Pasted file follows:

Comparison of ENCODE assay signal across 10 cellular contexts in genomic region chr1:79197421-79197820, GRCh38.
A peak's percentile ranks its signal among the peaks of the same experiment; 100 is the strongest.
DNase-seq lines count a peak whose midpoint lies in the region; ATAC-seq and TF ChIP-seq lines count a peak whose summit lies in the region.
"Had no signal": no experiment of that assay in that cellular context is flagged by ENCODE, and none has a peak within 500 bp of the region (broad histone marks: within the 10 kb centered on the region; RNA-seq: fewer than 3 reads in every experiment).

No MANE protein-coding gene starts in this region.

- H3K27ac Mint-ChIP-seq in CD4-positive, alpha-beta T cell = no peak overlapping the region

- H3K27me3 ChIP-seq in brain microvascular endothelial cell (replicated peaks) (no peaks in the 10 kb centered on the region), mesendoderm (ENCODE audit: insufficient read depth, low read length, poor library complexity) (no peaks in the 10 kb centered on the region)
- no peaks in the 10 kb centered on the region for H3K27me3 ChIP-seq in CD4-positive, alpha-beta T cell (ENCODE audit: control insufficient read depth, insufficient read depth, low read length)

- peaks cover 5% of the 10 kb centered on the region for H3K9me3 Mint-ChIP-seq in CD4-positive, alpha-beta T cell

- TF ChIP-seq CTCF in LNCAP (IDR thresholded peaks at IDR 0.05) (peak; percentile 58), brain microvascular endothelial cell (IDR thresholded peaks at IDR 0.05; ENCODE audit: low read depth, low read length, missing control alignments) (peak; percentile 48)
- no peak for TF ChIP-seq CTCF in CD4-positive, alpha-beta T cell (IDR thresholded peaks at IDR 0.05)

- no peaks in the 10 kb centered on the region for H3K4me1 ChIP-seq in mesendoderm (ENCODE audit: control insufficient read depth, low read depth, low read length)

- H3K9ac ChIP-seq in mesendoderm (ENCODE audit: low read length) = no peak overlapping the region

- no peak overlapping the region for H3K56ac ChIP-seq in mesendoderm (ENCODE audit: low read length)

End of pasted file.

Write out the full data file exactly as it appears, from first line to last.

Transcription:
Comparison of ENCODE assay signal across 10 cellular contexts in genomic region chr1:79197421-79197820, GRCh38.
A peak's percentile ranks its signal among the peaks of the same experiment; 100 is the strongest.
DNase-seq lines count a peak whose midpoint lies in the region; ATAC-seq and TF ChIP-seq lines count a peak whose summit lies in the region.
"Had no signal": no experiment of that assay in that cellular context is flagged by ENCODE, and none has a peak within 500 bp of the region (broad histone marks: within the 10 kb centered on the region; RNA-seq: fewer than 3 reads in every experiment).

No MANE protein-coding gene starts in this region.

- H3K27ac Mint-ChIP-seq in CD4-positive, alpha-beta T cell = no peak overlapping the region

- H3K27me3 ChIP-seq in brain microvascular endothelial cell (replicated peaks) (no peaks in the 10 kb centered on the region), mesendoderm (ENCODE audit: insufficient read depth, low read length, poor library complexity) (no peaks in the 10 kb centered on the region)
- no peaks in the 10 kb centered on the region for H3K27me3 ChIP-seq in CD4-positive, alpha-beta T cell (ENCODE audit: control insufficient read depth, insufficient read depth, low read length)

- peaks cover 5% of the 10 kb centered on the region for H3K9me3 Mint-ChIP-seq in CD4-positive, alpha-beta T cell

- TF ChIP-seq CTCF in LNCAP (IDR thresholded peaks at IDR 0.05) (peak; percentile 58), brain microvascular endothelial cell (IDR thresholded peaks at IDR 0.05; ENCODE audit: low read depth, low read length, missing control alignments) (peak; percentile 48)
- no peak for TF ChIP-seq CTCF in CD4-positive, alpha-beta T cell (IDR thresholded peaks at IDR 0.05)

- no peaks in the 10 kb centered on the region for H3K4me1 ChIP-seq in mesendoderm (ENCODE audit: control insufficient read depth, low read depth, low read length)

- H3K9ac ChIP-seq in mesendoderm (ENCODE audit: low read length) = no peak overlapping the region

- no peak overlapping the region for H3K56ac ChIP-seq in mesendoderm (ENCODE audit: low read length)